This past weekend, tens of thousands of tabletop gaming fanatics made a pilgrimage to the German city of Essen for the annual Internationale Spieltage fair—better known to board gaming fans simply as Spiel (or Essen). It’s the most important event in the board gaming calendar, where major publishers unveil their new releases, indie designers clamor to draw attention to their passion projects, and players scramble to try the hottest new games before they hit store shelves.
It’s a heaving, sprawling, noisy celebration of analogue gaming, and with thousands of new products on show, it’s impossible to do more than scratch the surface of what’s on offer. Once you set foot in the cavernous Messe Essen venue, you quickly realize that no matter how meticulously you’ve planned your visit, it all counts for nothing; it’s all about spotting empty spaces at demo tables and leaping at them before anyone else.
Still, I managed to play a bevy of exciting new games, and along the way we discovered a few surprise favorites. Here are our highlights of Spiel 2018.
This fantasy-themed tile-laying game has players building chains of floating islands in the sky. You’ll score points by constructing different configurations of islands, populating cities, and avoiding empty space on your player board at game’s end. Standard stuff—but what makes it interesting is how you go about it.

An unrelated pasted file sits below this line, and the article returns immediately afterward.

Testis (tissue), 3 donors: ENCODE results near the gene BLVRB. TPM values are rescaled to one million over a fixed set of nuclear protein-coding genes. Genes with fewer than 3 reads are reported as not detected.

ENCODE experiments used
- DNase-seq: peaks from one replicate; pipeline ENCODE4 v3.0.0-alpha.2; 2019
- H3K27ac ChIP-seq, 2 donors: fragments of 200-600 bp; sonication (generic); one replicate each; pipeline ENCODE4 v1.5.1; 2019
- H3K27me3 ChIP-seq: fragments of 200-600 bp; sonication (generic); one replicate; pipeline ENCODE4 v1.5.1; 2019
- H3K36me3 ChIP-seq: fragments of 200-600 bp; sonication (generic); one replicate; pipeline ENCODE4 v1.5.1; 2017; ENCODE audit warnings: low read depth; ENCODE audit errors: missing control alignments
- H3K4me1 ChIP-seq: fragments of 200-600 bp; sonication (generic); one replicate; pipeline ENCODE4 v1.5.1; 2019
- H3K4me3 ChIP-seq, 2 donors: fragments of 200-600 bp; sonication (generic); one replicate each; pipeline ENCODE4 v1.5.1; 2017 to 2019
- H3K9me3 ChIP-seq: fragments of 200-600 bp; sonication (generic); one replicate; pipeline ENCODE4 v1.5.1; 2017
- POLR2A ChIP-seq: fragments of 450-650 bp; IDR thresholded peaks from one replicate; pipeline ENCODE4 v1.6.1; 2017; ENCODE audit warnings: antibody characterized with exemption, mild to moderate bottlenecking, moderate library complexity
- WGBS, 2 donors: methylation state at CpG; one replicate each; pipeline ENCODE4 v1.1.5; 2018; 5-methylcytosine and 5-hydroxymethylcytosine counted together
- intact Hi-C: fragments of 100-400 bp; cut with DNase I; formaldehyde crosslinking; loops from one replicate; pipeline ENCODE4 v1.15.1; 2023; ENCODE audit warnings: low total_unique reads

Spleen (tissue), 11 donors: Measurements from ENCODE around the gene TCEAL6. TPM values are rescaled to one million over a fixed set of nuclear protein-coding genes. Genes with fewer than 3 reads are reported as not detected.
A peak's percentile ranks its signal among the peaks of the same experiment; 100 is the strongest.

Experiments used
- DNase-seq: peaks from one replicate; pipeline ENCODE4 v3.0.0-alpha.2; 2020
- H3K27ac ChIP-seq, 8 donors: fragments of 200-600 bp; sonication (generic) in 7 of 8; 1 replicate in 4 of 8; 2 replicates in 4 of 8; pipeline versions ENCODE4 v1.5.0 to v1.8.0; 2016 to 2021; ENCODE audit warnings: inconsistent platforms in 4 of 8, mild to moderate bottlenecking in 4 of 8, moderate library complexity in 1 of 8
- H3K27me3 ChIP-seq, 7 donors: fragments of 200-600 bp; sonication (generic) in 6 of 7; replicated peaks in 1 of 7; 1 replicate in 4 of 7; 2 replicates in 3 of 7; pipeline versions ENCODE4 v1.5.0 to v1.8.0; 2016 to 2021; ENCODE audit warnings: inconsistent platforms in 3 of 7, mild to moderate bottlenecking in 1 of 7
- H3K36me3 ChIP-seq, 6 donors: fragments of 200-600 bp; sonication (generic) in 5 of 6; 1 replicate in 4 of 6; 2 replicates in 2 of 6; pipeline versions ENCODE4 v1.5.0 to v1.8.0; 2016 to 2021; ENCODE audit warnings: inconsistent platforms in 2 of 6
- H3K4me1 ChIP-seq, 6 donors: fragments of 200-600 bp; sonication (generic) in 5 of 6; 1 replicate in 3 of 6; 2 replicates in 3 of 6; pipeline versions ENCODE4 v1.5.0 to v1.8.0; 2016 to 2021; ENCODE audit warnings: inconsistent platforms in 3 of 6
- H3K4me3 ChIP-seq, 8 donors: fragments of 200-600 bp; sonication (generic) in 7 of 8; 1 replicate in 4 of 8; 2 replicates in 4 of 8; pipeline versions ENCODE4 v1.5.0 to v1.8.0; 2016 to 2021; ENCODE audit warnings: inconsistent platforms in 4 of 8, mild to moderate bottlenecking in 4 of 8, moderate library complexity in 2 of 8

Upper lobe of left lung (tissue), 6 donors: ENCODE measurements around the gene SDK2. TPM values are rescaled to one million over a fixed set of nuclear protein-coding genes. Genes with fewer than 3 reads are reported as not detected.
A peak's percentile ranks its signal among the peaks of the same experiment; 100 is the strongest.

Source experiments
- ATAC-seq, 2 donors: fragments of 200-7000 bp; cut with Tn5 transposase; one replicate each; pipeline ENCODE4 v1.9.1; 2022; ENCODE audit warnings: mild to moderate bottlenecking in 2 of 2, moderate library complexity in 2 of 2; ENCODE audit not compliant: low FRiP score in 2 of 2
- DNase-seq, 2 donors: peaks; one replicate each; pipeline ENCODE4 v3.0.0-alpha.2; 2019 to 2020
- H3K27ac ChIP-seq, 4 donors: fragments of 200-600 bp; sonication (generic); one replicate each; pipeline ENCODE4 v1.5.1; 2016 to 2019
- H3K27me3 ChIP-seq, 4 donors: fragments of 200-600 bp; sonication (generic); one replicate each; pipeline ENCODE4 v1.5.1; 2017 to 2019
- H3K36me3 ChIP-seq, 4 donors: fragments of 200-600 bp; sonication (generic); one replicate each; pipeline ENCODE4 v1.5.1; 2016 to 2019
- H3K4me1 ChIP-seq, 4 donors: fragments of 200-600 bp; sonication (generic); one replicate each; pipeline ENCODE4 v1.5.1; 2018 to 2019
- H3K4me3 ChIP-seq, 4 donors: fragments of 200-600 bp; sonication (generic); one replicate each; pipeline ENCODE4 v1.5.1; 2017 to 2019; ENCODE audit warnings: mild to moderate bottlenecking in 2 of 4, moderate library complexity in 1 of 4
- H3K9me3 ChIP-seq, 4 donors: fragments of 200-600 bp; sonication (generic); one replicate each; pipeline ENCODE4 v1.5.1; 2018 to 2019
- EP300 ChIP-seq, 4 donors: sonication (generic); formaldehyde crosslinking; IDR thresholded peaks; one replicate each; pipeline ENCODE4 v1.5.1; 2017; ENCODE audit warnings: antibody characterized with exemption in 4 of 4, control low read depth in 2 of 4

You’ll choose a single action to take on each turn, like adding a new land tile to your board or filling some of your islands with new inhabitants. But whatever action you choose, your opponents will immediately get to take a slightly less powerful version of the same action. It’s therefore almost impossible for one player to establish an unassailable lead, and you’ll need to pay close attention to your rivals’ boards to spot moves that benefit you—while not opening up opportunities for others.
The result is that Skylands comes with just a touch more player interaction than similar games, where your only way to interfere with an opponent’s plans is by snatching resources they might want. This interaction adds an extra layer to your decision making. Combined with a multitude of ways to score points, it allows for some impressive tactical depth in a family-weight game.
Keyforge: Call of the Archons
Ars Technica’s Aaron Zimmerman touched on Keyforge, the new card game from Magic: The Gathering creator Richard Garfield, in his report from Gen Con earlier this year. But I got my hands on a set of advance review decks around a month ago, and Keyforge has quickly become one of my favorite games of 2018.
Most coverage of the game has focused on its unusual distribution model. Rather than buying randomized packs of cards and building custom decks, players purchase complete decks generated by an algorithm. But looking past its publishing quirks, Keyforge also comes with some seriously solid gameplay.
Each deck contains cards from three factions, and players can only activate a single faction on each turn. This neatly sidesteps Magic’s issue of “mana screw,” where players can be left without the resources they need to play the cards in their hand, but it still imposes interesting restrictions on what they’re able to do at any given time. It makes for a succession of big, swingy, dramatic events, but never at the expense of thoughtful strategy.
The big question is whether Keyforge is likely to find an audience. Are there enough players who are interested in geeky card games but don’t want to get into the complexities of crafting their own decks? I hope so.